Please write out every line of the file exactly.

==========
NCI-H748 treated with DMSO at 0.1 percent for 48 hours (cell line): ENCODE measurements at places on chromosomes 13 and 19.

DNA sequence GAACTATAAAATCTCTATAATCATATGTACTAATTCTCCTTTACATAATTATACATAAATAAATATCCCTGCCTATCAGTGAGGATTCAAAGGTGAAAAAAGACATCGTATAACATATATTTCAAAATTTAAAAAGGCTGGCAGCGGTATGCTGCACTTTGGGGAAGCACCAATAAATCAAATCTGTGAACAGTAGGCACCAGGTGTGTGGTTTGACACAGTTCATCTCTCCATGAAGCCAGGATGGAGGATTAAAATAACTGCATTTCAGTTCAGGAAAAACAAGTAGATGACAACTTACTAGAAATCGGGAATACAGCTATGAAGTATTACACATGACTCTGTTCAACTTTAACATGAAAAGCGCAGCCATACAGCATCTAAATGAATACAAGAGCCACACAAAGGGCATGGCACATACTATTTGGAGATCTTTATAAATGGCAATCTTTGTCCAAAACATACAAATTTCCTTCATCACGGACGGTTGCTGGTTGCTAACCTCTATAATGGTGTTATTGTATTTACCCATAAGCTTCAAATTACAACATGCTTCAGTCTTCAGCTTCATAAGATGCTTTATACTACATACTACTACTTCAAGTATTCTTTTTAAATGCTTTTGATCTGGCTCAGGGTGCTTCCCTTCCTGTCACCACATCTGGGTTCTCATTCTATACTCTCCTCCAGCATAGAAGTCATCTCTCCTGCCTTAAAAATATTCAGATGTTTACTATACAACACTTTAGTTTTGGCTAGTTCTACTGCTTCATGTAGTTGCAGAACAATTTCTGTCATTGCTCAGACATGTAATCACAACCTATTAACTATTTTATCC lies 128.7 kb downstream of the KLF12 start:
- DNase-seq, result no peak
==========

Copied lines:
NCI-H748 treated with DMSO at 0.1 percent for 48 hours (cell line): ENCODE measurements at places on chromosomes 13 and 19.

DNA sequence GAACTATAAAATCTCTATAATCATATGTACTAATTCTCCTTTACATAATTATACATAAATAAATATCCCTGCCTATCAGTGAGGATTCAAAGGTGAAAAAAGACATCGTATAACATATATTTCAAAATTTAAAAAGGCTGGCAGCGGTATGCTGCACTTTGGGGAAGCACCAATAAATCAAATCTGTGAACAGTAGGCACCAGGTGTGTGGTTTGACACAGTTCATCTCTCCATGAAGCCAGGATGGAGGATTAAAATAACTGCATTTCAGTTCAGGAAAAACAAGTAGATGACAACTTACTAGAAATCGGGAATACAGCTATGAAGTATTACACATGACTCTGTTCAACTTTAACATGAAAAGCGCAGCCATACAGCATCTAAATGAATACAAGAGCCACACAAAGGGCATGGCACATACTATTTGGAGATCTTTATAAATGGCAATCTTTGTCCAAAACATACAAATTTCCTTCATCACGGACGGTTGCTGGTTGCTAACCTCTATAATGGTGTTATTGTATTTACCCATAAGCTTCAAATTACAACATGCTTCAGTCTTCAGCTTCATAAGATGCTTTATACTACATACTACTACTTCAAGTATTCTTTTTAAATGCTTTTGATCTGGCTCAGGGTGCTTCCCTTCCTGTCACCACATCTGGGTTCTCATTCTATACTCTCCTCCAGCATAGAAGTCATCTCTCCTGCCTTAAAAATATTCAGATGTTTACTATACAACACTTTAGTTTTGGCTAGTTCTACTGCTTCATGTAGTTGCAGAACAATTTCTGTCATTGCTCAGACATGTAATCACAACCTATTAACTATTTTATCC lies 128.7 kb downstream of the KLF12 start:
- DNase-seq, result no peak